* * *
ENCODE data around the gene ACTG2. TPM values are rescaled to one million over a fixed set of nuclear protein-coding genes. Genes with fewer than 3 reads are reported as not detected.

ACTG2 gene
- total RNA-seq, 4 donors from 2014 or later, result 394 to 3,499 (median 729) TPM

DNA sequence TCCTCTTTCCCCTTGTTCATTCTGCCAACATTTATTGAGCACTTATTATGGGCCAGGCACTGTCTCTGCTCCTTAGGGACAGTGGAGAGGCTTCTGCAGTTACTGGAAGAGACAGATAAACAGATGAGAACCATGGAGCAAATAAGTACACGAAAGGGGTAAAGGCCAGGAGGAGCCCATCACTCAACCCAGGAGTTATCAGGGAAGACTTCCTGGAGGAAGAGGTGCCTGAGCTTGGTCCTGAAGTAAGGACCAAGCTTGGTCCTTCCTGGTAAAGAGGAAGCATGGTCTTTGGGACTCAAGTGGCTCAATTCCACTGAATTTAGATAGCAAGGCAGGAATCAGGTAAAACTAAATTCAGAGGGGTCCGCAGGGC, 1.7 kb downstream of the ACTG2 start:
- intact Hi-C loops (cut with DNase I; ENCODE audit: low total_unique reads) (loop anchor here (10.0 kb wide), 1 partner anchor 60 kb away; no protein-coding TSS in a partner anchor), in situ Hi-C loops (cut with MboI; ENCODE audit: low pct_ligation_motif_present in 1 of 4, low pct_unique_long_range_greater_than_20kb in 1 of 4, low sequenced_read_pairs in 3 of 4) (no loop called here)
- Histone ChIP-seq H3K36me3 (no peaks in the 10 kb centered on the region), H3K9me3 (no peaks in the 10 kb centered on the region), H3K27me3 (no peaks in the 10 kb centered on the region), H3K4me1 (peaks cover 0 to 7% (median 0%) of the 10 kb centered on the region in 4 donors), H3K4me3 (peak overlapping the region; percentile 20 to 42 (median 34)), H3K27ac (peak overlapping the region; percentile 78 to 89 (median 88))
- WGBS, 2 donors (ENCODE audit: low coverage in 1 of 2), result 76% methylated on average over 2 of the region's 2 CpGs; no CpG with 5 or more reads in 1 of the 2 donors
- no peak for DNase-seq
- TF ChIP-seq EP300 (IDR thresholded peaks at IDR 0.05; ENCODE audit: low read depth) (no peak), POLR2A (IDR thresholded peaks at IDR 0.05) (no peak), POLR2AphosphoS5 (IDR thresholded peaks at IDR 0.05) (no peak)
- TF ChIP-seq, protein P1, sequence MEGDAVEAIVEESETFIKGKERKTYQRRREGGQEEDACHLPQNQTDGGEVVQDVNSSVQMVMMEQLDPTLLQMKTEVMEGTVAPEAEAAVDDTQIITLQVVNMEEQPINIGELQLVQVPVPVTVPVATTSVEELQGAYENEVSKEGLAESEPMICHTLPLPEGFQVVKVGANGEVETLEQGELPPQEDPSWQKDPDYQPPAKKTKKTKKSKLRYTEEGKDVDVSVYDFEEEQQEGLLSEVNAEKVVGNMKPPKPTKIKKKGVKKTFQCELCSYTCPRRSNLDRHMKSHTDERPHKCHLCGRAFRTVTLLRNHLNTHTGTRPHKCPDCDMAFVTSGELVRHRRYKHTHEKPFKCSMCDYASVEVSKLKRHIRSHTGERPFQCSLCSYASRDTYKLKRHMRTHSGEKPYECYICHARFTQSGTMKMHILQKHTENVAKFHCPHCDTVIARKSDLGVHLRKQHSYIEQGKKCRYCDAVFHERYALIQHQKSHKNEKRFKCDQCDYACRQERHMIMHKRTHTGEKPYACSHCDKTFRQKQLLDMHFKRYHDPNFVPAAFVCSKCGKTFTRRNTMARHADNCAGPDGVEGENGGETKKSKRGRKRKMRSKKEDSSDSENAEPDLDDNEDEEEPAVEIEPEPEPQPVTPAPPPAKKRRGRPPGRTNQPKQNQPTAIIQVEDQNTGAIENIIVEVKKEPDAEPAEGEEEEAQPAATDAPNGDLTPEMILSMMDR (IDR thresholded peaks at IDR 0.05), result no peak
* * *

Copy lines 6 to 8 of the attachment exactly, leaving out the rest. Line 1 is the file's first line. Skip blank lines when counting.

- Histone ChIP-seq H3K36me3 (no peaks in the 10 kb centered on the region), H3K9me3 (no peaks in the 10 kb centered on the region), H3K27me3 (no peaks in the 10 kb centered on the region), H3K4me1 (peaks cover 0 to 7% (median 0%) of the 10 kb centered on the region in 4 donors), H3K4me3 (peak overlapping the region; percentile 20 to 42 (median 34)), H3K27ac (peak overlapping the region; percentile 78 to 89 (median 88))
- WGBS, 2 donors (ENCODE audit: low coverage in 1 of 2), result 76% methylated on average over 2 of the region's 2 CpGs; no CpG with 5 or more reads in 1 of the 2 donors
- no peak for DNase-seq